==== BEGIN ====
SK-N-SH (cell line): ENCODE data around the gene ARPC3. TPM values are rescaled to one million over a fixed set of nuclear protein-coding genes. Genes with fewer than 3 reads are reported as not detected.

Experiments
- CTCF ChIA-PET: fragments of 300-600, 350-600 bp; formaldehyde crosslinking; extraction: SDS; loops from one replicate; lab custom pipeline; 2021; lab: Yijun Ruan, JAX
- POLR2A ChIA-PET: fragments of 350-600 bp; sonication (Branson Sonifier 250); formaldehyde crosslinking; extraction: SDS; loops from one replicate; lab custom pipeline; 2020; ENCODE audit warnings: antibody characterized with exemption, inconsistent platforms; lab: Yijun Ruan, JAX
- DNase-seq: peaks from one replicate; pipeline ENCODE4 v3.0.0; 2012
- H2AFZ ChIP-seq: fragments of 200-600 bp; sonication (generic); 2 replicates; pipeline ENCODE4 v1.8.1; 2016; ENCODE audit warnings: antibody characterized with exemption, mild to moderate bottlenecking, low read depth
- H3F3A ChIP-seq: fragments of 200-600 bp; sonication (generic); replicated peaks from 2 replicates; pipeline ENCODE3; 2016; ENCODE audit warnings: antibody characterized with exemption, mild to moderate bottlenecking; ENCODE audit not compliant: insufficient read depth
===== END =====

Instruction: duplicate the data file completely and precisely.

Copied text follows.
SK-N-SH (cell line): ENCODE data around the gene ARPC3. TPM values are rescaled to one million over a fixed set of nuclear protein-coding genes. Genes with fewer than 3 reads are reported as not detected.

Experiments
- CTCF ChIA-PET: fragments of 300-600, 350-600 bp; formaldehyde crosslinking; extraction: SDS; loops from one replicate; lab custom pipeline; 2021; lab: Yijun Ruan, JAX
- POLR2A ChIA-PET: fragments of 350-600 bp; sonication (Branson Sonifier 250); formaldehyde crosslinking; extraction: SDS; loops from one replicate; lab custom pipeline; 2020; ENCODE audit warnings: antibody characterized with exemption, inconsistent platforms; lab: Yijun Ruan, JAX
- DNase-seq: peaks from one replicate; pipeline ENCODE4 v3.0.0; 2012
- H2AFZ ChIP-seq: fragments of 200-600 bp; sonication (generic); 2 replicates; pipeline ENCODE4 v1.8.1; 2016; ENCODE audit warnings: antibody characterized with exemption, mild to moderate bottlenecking, low read depth
- H3F3A ChIP-seq: fragments of 200-600 bp; sonication (generic); replicated peaks from 2 replicates; pipeline ENCODE3; 2016; ENCODE audit warnings: antibody characterized with exemption, mild to moderate bottlenecking; ENCODE audit not compliant: insufficient read depth